American History: The Life and Legacy of James Madison


By Scott K. Sholl


“The strongest passions and most dangerous weaknesses of the human breast; ambition, avarice, vanity, the honorable or venal love of fame, are all in conspiracy against the desire and duty of peace.”

— James Madison

Among the Founding Fathers, James Madison has received less attention from historians than some of his contemporaries have received. The principal architect of the Constitution, co-author of the Federalist Papers, and author of the Bill of Rights has often been overshadowed by the likes of George Washington, Thomas Jefferson, and John Adams.

Indeed, Madison lacks the military honors and the Cincinnatus reputation of Washington, he did not possess the reckless zeal and charisma of the enigmatic Jefferson, nor did Madison have the unflinching political brashness of Adams.

On the surface, Madison was not even suited for politics. He was physically frail, nervous, and shy — and his voice was shrill. During an age in which fiery baroque oratory was revered, Madison wasn’t an imposing public speaker.

Yet for too long history has oversimplified the image of Madison, reducing him to a bookish, diminutive political theorist and tactician, better behind the scenes than out on the political stage, a mere sidekick to some of the most influential Founding Fathers.

During his lifetime, however, Madison was one of the most respected and revered political figures. His political ally and confidant, Thomas Jefferson, considered him “the greatest man in the world.” Even his political rivals issued praise, with John Adams having said, Madison “has acquired more glory, and established more union, than all his three predecessors — put together.”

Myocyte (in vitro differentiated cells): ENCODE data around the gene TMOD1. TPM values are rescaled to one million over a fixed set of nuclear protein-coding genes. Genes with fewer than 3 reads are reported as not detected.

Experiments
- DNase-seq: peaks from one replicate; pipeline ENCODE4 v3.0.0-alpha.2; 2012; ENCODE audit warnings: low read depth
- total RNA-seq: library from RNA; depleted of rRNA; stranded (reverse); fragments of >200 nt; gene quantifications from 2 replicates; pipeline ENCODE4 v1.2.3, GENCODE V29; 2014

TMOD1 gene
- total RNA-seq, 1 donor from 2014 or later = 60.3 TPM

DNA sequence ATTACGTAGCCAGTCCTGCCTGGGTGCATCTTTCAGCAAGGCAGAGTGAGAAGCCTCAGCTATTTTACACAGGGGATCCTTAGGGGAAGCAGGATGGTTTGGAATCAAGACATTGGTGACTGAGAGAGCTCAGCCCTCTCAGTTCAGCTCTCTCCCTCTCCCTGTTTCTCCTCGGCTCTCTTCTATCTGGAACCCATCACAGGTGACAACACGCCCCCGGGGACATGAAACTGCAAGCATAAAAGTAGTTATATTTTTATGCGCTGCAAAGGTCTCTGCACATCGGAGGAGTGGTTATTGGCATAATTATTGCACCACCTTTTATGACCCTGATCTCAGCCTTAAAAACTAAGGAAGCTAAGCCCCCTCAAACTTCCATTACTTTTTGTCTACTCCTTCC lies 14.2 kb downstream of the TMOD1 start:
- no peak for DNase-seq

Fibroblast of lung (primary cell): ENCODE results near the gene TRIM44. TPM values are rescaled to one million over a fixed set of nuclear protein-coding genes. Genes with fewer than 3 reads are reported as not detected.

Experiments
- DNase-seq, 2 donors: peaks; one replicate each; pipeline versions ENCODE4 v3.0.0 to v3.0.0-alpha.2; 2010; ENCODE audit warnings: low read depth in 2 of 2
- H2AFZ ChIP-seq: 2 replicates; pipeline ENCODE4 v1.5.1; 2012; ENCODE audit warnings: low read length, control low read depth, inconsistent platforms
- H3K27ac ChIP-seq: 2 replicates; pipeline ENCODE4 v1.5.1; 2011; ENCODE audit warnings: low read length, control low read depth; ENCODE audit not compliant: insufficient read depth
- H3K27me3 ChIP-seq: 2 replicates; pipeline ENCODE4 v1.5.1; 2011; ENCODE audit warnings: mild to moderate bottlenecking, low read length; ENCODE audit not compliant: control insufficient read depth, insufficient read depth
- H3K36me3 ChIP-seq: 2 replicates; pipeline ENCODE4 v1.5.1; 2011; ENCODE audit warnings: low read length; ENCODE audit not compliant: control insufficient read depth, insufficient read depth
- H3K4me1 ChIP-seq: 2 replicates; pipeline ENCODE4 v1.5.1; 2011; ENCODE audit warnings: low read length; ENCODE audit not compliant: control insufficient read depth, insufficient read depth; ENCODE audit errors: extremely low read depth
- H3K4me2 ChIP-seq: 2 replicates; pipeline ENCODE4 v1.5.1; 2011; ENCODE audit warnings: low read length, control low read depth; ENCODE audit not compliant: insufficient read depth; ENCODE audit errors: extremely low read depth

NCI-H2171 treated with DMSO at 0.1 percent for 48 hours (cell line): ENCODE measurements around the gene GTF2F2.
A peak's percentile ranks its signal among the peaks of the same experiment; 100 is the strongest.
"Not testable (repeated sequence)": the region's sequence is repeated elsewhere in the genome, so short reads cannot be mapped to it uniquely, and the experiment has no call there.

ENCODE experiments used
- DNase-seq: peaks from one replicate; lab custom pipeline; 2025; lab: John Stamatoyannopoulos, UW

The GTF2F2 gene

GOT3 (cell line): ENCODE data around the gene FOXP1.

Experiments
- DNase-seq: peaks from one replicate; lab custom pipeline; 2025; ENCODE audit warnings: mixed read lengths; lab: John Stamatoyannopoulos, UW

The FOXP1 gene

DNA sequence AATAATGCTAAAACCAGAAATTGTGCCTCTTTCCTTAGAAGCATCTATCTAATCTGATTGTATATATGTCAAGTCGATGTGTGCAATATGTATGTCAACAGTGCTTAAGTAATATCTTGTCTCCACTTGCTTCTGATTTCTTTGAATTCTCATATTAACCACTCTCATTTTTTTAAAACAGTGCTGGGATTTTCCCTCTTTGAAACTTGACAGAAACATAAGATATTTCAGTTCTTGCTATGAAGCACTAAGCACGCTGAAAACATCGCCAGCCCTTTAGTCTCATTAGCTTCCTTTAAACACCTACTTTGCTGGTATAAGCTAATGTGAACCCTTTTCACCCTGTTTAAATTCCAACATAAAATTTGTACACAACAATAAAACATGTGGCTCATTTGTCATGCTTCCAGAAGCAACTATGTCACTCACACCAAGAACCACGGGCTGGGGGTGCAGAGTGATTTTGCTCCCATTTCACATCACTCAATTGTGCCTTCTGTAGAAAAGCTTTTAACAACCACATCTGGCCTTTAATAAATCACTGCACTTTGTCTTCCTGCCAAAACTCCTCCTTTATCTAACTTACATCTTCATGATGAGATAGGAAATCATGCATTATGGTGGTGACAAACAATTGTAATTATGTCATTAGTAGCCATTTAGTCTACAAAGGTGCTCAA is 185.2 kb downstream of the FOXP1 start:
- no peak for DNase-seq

In 1776, Virginia adopted “God bestowed upon us this leisure” as its state motto, reflecting the belief of the landed gentry and political elite of the Old Dominion that it was their divine right to live a life of pleasure filled with horse racing, fox hunting, dancing, drinking, socializing, etc. Though a scion of Virginia tobacco planters from the state’s famed Piedmont region, Madison chose not to pursue the aforementioned lifestyle. Additionally, while descendants of the Virginia gentry traditionally attended the College of William and Mary, Madison headed north to the College of New Jersey, a.k.a. Princeton University. Following a period of intense study that allowed him to graduate in two years but also detrimentally affected his physical well-being, Madison returned home in a state of depression and poor health.

Though Madison ultimately survived to 85 years of age, outliving all other Founding Fathers, repetitive bouts of illness left him infirm throughout his life. In particular, according to Lynne Cheney in her book James Madison: A Life Reconsidered, he was prone to “sudden attacks, somewhat resembling epilepsy,” which historians in the past dismissed as “epileptoid hysteria.” However, based on new research and the opinions of many medical experts, modern historians claim that, to the contrary, Madison wasn’t some manic hypochondriac. In fact, Madison did, indeed, suffer from a mild form of epilepsy.

Despite Madison’s era being dubbed the Age of Enlightenment, medicine lagged in the period. Medical books from that era read as if penned by sorcerers, and fundamentalist Biblical interpretations led many people to believe sufferers of neurological diseases, such as Madison, were possessed by demons.